At this point my hippie is probably frothing at the mouth, throwing out all the token 'successful' socialist economies in the world like Canada, Australia, the Scandinavian countries, and accusing ME of omitting inconvenient facts when these 'successes' are exceptions in a sea of failure that he refuses to acknowledge. But don't worry, I HAVE accounted for those examples. The effect I'm describing DOES apply to the countries in question - places like Norway and Australia are colossally inefficient in their resource distribution and there's plenty of socialism-induced middle class sloth and upper class resource drain. It's just that those places all have very small populations and immensely natural resource wealth, so even squandering with socialist inefficiency they still have enough for most people to lead a prosperous life. It also helps that their cultures are extremely intolerant toward corruption, and that they are far less diverse than the US or even their unsuccessful counter-parts. In other words, socialism may in fact be the best system for countries like Norway and Finland, and I'm nobody to challenge the economic sovereignty of the people in those countries a world away. But discounting all the differences between there and the United States (resource wealth, corruption levels, diversity, population size, etc.) to pretend their system can be successfully exported to the US is a denial of reality bordering on psychosis.
Equality is simply not feasible using the means the leaders and participants of these protests espouse, and America lending an ear to their lunacy is not simply stupid - it's dangerous. These means are not harmless and well-intentioned attempts to assist the
poor and underprivileged as a common fallback position implies. They culminate in economic attacks on the middle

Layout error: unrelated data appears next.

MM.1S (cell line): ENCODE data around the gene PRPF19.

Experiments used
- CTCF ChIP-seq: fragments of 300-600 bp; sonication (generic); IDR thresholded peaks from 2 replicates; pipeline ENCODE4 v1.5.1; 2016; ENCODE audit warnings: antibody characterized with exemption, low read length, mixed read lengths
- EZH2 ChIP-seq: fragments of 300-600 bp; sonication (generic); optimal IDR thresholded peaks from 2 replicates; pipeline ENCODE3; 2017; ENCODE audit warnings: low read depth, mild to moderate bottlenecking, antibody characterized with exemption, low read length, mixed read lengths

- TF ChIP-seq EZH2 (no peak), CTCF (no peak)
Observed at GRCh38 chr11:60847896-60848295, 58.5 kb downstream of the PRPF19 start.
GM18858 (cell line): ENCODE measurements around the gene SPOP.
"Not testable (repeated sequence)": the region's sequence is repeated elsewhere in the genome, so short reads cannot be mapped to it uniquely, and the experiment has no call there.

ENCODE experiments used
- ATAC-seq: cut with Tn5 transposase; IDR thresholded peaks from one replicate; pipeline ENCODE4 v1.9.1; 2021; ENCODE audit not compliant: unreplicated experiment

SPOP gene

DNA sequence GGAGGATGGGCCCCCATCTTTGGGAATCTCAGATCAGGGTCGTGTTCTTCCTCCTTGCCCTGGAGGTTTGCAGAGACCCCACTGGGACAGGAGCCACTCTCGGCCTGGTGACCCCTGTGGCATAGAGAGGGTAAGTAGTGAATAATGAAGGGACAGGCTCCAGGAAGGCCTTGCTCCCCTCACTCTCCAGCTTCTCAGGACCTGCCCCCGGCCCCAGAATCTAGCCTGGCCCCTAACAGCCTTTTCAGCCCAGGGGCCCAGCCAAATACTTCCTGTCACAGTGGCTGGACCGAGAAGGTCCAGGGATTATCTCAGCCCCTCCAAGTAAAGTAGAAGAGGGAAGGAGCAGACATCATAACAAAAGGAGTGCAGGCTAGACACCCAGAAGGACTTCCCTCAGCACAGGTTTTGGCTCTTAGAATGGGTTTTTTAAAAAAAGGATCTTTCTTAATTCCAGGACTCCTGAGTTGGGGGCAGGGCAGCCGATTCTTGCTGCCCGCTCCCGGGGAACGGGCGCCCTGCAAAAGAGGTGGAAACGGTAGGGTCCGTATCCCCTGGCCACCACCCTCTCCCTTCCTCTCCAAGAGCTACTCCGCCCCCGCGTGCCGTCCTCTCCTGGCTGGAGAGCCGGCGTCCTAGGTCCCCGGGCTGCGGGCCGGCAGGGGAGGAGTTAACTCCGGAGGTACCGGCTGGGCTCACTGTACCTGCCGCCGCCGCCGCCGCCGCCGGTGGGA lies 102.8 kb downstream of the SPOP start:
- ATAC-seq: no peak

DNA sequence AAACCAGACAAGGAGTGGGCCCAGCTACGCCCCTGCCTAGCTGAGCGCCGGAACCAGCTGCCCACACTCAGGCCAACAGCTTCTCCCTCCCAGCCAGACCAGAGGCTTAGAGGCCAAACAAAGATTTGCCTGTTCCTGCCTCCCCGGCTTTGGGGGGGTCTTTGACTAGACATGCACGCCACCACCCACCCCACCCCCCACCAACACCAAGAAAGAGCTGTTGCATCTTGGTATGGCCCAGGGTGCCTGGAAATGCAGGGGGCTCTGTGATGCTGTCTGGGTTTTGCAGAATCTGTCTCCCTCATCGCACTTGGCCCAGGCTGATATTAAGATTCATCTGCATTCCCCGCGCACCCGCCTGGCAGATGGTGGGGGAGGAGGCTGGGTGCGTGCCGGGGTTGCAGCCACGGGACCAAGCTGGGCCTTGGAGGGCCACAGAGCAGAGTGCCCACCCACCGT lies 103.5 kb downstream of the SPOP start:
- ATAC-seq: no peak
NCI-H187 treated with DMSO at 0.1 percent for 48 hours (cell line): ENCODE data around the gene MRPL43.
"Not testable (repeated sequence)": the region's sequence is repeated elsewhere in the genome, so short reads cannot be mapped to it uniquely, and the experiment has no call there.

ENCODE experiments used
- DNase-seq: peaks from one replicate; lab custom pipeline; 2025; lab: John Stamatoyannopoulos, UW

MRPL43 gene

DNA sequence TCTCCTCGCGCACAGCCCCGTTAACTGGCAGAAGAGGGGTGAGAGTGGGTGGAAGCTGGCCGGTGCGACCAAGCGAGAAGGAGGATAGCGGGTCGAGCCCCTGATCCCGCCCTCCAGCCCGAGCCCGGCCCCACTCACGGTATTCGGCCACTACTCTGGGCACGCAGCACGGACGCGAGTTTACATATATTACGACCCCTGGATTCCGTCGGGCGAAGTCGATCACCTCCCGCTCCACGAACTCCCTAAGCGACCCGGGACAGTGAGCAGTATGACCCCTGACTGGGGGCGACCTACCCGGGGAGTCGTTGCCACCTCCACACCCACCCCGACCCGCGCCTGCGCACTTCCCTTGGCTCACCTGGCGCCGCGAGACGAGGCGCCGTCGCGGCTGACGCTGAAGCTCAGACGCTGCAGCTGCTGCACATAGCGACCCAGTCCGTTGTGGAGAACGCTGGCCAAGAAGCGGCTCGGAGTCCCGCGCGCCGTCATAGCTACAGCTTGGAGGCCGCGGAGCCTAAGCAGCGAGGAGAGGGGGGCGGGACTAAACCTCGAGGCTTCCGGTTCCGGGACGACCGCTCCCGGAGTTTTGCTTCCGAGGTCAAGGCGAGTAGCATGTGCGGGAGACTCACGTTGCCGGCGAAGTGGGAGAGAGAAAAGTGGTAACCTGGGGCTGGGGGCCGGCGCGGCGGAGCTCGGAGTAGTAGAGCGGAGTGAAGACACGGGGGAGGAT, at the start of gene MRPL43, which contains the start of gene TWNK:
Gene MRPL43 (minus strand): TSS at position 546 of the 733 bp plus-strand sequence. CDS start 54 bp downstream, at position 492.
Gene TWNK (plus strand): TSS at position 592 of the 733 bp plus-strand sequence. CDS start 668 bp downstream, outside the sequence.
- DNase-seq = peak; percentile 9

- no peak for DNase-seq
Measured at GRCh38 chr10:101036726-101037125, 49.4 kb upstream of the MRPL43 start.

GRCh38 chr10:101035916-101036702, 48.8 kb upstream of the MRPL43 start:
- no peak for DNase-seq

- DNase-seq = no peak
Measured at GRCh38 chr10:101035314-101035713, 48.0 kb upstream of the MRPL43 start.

class for which the poor are organized to be the patsies of the rich and those in power. Hence, people who believe this on ideological grounds don't deserve to be treated as having a "differing viewpoint as good as mine". Their emotional folk claptrap can't hold a logical candle to my empiricism, and its spread threatens to 'accomplish equality' by reducing me to the economic level of an unskilled laborer as opposed to raising him to mine. I'm defending my economic well-being, and in doing so I will continue to expose these ideologues as blithering idiots and thrashing them ruthlessly to keep others from listening to them. I frankly don't give a shit how offended anyone is.
A reasonable question at this point might be what I DO suggest for decreasing inequality, seeing as I HAVE acknowledged it and that this economic system does not necessarily give everyone the same opportunities. The purpose of this post was to respond to the strikes and protests and explain why I'm against them, but a very short answer is a reference to a genuinely free market, Austrian School economic model. Eliminate the grand majority of regulatory bodies (especially at the Federal level) that restrict the economy and protect the largest players under the guise of 'consumer protection'. Make the large corporations that are colossally inefficient in their own right actually compete with small businesses without corporatist regulations, subsidies, bailouts, etc. It would also help to restrain the government from overstepping its Constitutional bounds in social policy. All those binges of defense spending, incarceration, surveillance, drug prohibition, border militarization, airport strip-searching, and so forth are not only human rights violations, they're also colossally expensive and produce absolutely nothing. In a truly free market system that respects civil liberties there will invariably still be some inequality, but there will be LESS than in the existing system and LESS than in the clusterfuck these imbecilic socialist suggestions actually create. My proposal doesn't have to be a utopia, it only has to have better OUTCOMES than the ones it's competing with, and we've already seen their outcomes are disastrous. Comparing the INTENTIONS of your proposal to the empirically calculated outcomes of mine is the advent of naive hypocrisy.